But I think the first real change in women's body image came when JLo turned it butt-style. That was the first time that having a large-scale situation in the back was part of mainstream American beauty. Girls wanted butts now. Men were free to admit that they had always enjoyed them. And then, what felt like moments later, boom- Beyonce brought the leg meat. A back porch and thick muscular legs were now widely admired. And from that day forward, women embraced their diversity and realized that all shapes and sizes are beautiful. Ah ha ha. No. I'm totally messing with you. All Beyonce and JLo have done is add to the laundry list of attributes women must have to qualify as beautiful. Now every girl is expected to have:
- Caucasian blue eyes
- full Spanish lips
- a classic button nose
- hairless Asian skin with a California tan
- a Jamaican dance hall ass
- long Swedish legs
- small Japanese feet
- the abs of a lesbian gym owner
- the hips of a nine-year-old-boy
- the arms of Michelle Obama
The person closest to actually achieving this look is Kim Kardashian, who, as we know, was made by Russian scientists to sabotage our athletes. Everyone else is struggling.
- and doll tits
Even the Yellowhairs who were once on top can now be found squatting to a Rihanna song in a class called Gary's Glutes Camp in an attempt to revers-engineer a butt. These are dark times. Back in my Wildwood days with Janet, you were either blessed with a beautiful body or not. And if you were not, you could just chill out and learn a trade. Now if you're not "hot," you are expected to work on it until you are. It's like when you renovate a house and you're legally required to leave just one of the original walls standing. If you don't have a good body, you'd better starve the body you have down to a neutral shape, then bolt on some breast implants, replace your teeth, dye your skin orange, inject your lips, sew on some hair , and call yourself the Playmate of the Year.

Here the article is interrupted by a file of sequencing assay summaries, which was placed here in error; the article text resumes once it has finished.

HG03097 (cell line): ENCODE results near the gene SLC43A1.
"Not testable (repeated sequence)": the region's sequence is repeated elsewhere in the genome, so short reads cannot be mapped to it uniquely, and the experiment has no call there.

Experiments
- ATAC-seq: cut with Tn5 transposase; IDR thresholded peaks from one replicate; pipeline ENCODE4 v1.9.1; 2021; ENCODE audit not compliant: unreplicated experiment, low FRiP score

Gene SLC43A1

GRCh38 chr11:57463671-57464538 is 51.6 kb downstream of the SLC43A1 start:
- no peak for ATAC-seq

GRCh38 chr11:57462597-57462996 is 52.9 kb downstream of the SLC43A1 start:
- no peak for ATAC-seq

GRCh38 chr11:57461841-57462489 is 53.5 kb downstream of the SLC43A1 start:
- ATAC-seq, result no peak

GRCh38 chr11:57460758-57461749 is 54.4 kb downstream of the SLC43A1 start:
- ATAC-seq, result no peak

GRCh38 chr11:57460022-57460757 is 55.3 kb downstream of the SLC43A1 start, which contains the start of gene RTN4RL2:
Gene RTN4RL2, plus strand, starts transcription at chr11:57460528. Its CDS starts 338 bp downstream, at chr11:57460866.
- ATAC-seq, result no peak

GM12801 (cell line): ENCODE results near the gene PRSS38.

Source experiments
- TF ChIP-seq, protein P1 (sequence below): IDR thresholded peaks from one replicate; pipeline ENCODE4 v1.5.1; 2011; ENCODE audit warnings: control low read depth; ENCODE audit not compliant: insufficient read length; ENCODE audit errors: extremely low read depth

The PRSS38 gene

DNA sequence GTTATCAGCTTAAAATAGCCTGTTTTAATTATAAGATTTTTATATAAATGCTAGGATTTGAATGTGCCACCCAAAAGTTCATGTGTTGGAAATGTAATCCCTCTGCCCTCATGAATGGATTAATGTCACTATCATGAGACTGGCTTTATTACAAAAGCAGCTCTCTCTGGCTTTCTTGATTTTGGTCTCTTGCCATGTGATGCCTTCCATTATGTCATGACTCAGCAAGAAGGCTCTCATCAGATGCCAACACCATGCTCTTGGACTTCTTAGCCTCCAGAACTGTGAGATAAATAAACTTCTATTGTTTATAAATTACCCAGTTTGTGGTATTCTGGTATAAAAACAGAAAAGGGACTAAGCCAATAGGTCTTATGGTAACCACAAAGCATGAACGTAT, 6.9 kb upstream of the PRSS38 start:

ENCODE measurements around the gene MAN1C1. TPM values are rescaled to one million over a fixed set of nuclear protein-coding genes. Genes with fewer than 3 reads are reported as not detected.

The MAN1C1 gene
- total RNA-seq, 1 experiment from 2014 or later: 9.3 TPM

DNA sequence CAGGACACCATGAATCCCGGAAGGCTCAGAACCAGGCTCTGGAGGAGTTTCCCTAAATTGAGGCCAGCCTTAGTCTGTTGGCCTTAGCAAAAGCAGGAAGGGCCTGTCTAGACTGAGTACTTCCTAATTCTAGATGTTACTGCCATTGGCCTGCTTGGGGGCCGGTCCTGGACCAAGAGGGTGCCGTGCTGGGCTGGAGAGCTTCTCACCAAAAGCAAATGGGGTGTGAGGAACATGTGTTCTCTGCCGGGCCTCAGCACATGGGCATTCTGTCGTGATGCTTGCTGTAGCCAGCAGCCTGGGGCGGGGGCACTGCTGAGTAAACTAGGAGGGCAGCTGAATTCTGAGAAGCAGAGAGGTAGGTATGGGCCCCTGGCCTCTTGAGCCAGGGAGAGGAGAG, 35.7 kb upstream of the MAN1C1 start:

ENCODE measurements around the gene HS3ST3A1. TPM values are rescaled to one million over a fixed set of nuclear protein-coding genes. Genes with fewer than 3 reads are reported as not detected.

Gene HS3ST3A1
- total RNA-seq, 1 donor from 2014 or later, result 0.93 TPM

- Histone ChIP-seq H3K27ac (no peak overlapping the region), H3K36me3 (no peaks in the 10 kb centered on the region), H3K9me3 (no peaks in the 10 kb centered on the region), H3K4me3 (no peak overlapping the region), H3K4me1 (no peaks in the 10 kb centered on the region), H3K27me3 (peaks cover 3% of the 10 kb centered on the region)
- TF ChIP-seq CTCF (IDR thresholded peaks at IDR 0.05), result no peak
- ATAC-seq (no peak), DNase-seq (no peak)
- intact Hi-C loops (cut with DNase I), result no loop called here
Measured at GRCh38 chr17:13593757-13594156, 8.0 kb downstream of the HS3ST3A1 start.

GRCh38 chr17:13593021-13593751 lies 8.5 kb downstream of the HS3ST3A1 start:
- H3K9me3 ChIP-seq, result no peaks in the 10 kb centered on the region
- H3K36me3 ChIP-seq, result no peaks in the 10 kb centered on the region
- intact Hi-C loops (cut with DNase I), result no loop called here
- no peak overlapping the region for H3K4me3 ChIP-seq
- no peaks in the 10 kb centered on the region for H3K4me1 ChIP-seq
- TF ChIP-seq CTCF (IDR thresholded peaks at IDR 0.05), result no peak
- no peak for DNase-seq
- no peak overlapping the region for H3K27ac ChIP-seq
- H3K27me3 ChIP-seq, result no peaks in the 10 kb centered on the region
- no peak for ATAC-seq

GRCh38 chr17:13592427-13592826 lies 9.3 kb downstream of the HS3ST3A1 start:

How do we survive this? How do we teach our daughters and our gay sons that they are good enough the way they are? We have to lead by example. Instead of try to fit an impossible ideal, I took a personal inventory of all my healthy body parts for which I am grateful:
- Straight Greek eyebrows. They start at the hairline at my temple and, left unchecked, will grow straight across my face and onto yours.
- A heart-shaped ass. Unfortunately, it's a right-side-up heart; the point is at the bottom.
- Droopy brown eyes designed to confuse predators into thinking I'm just on the verge of sleep and they should come back tomorrow to eat me.
- Permanently rounded shoulders from years of working at a computer
- A rounded belly that is pushed out by my rounded posture no matter how many sit-ups I do. Which is mostly none.
- A small high waist.
- A wad of lower-back fat that never went away after I lost my "baby weight." One day in the next ten years, this back roll will meet up with my front pouch, forever obscuring my small high waist, and I will officially be my mother.
- Wed-set knockers that aren't so big but can be hoisted up once or twice a year for parades.Good strong legs with big gym teacher calves that I got from walking pigeon -toed my whole life.
- Wide German hips that look like somebody wrapped Pillsbury dough around a case of soda.
At the end of the day, I'm happy to have my father's feet and my mother's eyes with me at all times. If I ever go back to that beach in Wildwood, I want my daughter to be able to find me in the crowd by spotting my soda-case hips. I want her to be able to pick me out of a sea of highlighted blond women with fake tans because I'm the one with the thick ponytail ad the greenish undertones in my skin....Also, full disclosure, I would trade my feet for almost any other set of feet out there.
- My father's feet. Flat. Bony. Pale. I don't know how he even gets around, because his feet are in my shoes....
Bossypants, by Tina Fey
Published by Reagan Arthur Books, January 1st, 2011